Saturday, January 19, 2008

A MEASURE OF JUSTICE

I have only mentioned Karen McCarron’s killing of her daughter, Katie, a couple of times on this blog. The more recent occasion was to respond to someone I considered a friend, who had taken me to task for not discussing something I really didn’t understand. The first time was to politely suggest that restraint might be called for in discussing the matter until we truly knew what happened. I still can’t pretend to fully understand it all ⎯ I seriously doubt I will ever come to that point ⎯ but it seems appropriate to say something now.

Like most people in the greater autism community, I followed the news reports about the trial, but my experience in litigating cases (including some of a high-profile nature) taught me that the press sometimes misses nuances. So I don’t always trust the press. But I do trust juries. Although juries occasionally get it wrong, they get it right far more often.

People who serve on juries, almost without exception, take their task very seriously. That’s not to say that judges do not; most do. Jurors, though, listen with ears that have not heard it all. They watch with eyes that have not become jaded. Most importantly, jurors infuse a human element into the proceedings; they understand that their decision will have an impact on everyone involved. It is that human element that adds an extra measure of justice to the law.

In this case, the jury found Karen McCarron guilty of murder. That jury heard all of the evidence presented by the prosecution and the defense. They were able to observe the manner in which the witnesses testified. Their decision is entitled to respect. Moreover, all indications point to their having got it right this time.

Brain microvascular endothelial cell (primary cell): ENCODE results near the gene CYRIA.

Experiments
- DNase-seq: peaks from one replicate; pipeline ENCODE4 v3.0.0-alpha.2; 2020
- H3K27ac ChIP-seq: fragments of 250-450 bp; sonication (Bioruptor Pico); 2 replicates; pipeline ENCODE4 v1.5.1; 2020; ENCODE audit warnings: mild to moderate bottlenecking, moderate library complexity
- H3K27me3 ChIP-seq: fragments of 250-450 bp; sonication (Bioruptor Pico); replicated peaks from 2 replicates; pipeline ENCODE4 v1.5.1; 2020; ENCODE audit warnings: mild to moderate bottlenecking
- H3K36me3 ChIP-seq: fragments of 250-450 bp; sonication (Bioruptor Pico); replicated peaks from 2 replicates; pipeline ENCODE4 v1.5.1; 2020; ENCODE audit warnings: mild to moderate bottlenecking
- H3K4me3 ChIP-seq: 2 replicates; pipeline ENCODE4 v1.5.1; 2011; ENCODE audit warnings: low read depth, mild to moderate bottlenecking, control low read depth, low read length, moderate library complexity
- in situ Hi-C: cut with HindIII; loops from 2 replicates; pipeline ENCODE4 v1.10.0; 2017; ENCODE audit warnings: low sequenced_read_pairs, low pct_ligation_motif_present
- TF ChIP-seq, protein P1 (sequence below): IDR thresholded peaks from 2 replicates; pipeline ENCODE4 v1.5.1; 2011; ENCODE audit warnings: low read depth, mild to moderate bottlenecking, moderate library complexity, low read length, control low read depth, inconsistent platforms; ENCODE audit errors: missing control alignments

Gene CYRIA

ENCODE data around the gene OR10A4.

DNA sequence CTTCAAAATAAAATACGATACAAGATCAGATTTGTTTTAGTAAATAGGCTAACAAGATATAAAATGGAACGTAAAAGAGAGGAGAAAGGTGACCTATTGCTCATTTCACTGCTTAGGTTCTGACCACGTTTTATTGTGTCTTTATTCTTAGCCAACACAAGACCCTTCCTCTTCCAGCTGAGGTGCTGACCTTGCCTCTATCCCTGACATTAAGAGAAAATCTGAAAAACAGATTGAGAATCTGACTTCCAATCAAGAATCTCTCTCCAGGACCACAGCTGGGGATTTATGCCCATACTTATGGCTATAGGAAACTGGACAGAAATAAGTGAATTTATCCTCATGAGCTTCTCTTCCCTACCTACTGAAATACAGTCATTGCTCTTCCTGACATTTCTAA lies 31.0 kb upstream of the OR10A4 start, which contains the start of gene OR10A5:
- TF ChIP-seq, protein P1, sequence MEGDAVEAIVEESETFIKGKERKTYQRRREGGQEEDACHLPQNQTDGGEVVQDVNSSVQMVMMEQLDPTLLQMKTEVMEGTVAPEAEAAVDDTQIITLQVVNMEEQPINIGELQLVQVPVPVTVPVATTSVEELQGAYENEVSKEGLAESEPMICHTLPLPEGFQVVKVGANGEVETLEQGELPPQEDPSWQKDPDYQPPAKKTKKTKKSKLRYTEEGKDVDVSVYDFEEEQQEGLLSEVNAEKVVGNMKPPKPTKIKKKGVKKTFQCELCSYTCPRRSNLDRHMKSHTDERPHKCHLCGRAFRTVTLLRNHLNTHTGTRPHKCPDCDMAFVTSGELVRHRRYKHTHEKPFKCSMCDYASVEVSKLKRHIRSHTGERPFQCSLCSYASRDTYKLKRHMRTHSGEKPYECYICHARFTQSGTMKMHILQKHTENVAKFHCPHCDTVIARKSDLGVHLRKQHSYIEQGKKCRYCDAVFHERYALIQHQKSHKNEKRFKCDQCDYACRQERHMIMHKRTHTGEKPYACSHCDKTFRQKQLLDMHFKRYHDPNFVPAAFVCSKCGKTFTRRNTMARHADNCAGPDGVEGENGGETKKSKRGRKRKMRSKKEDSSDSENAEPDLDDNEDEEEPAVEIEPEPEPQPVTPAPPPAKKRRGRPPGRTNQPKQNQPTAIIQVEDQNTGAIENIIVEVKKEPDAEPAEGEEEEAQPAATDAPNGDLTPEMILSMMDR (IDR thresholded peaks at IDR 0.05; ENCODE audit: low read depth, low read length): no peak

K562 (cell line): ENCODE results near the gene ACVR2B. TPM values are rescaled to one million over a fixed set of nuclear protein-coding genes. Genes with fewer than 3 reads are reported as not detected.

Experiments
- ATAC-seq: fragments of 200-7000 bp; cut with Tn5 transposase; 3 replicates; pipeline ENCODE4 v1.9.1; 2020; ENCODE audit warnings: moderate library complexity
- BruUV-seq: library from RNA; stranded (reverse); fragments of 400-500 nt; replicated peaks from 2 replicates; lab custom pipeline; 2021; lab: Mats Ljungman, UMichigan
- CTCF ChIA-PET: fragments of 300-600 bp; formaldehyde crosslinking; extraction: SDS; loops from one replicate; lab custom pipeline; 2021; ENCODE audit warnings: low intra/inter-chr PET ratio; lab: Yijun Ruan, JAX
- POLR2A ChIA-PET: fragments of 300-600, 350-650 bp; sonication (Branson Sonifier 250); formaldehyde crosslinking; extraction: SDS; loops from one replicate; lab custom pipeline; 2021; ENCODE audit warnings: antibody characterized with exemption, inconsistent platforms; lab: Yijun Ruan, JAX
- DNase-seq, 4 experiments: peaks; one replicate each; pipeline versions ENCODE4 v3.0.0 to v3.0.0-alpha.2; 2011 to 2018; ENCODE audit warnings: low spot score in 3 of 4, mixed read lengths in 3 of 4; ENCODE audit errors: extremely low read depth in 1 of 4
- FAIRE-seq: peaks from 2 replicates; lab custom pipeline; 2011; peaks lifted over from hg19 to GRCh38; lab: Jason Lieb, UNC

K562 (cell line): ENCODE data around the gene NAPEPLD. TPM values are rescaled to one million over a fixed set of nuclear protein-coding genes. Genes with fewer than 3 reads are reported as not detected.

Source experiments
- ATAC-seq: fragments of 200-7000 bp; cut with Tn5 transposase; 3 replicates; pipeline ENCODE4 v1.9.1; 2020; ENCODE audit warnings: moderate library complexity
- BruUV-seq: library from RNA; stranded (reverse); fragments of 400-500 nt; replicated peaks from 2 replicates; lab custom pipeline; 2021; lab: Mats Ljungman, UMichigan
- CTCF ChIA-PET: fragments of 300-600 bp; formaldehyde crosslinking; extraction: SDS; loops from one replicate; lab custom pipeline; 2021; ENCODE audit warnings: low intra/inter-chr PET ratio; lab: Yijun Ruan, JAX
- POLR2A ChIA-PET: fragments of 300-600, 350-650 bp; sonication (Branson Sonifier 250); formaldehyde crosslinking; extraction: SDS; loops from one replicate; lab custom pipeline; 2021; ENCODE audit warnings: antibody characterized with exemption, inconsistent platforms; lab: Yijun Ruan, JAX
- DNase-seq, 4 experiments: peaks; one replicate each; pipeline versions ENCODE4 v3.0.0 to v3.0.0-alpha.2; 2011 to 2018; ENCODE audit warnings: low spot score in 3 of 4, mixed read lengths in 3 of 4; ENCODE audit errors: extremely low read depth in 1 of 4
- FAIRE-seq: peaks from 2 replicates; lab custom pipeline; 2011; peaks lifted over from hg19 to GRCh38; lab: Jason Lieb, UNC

There were two things reported in the press during the trial that stood out for me. The first came in the testimony of Paul McCarron, Katie’s father. This is how the Pekin Daily Times described it:
After Paul and Katie spent several months in North Carolina, where Katie received therapy, both Paul and Karen decided to move Katie back to Morton. While Paul was in North Carolina finishing his work as an engineer with Caterpillar Inc., Karen brought Katie back.

However, prior to Katie’s return, Karen asked Paul what he thought about putting Katie up for adoption.

When asked by Johnson how he replied to this, Paul said, “No way in hell.”
As a parent, I immediately identified with Mr. McCarron’s sentiments. There is no way in hell I would ever disown any child of mine, autistic or neurotypical. Karen McCarron’s idea of doing that to her child displayed a complete disconnection to her daughter that I cannot fathom. She committed the worst sin a parent can commit; she lost hope.

Of course, the defense in this case was based on mental illness. And the presence of mental illness seems pretty likely. Did it stem from the inability to accept a child’s disability after trying so hard to have a family (the Daily Times report cites two prior miscarriages)? Was it because Karen McCarron went off of her medications, or could it even have stemmed from being on the medications in the first place? Although it is human nature to speculate on such things, at the end of the day the cause of the mental illness is irrelevant. Whatever role mental illness played in Karen McCarron’s actions, the illness does not absolve her of legal or moral culpability for the murder.

I’m not sure what standard Illinois recognizes for an insanity defense, but I assume it is either the traditional McNaughton rule, or something similar. This is what I previously wrote on that subject: